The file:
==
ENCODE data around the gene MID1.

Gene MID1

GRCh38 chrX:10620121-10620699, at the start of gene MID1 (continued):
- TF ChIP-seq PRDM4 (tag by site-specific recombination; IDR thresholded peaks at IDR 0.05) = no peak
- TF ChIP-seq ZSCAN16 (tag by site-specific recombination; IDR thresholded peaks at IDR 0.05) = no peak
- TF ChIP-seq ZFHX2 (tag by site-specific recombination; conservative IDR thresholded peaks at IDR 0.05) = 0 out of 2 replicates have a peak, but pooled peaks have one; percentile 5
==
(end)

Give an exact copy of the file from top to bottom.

ENCODE data around the gene MID1.

Gene MID1

GRCh38 chrX:10620121-10620699, at the start of gene MID1 (continued):
- TF ChIP-seq PRDM4 (tag by site-specific recombination; IDR thresholded peaks at IDR 0.05) = no peak
- TF ChIP-seq ZSCAN16 (tag by site-specific recombination; IDR thresholded peaks at IDR 0.05) = no peak
- TF ChIP-seq ZFHX2 (tag by site-specific recombination; conservative IDR thresholded peaks at IDR 0.05) = 0 out of 2 replicates have a peak, but pooled peaks have one; percentile 5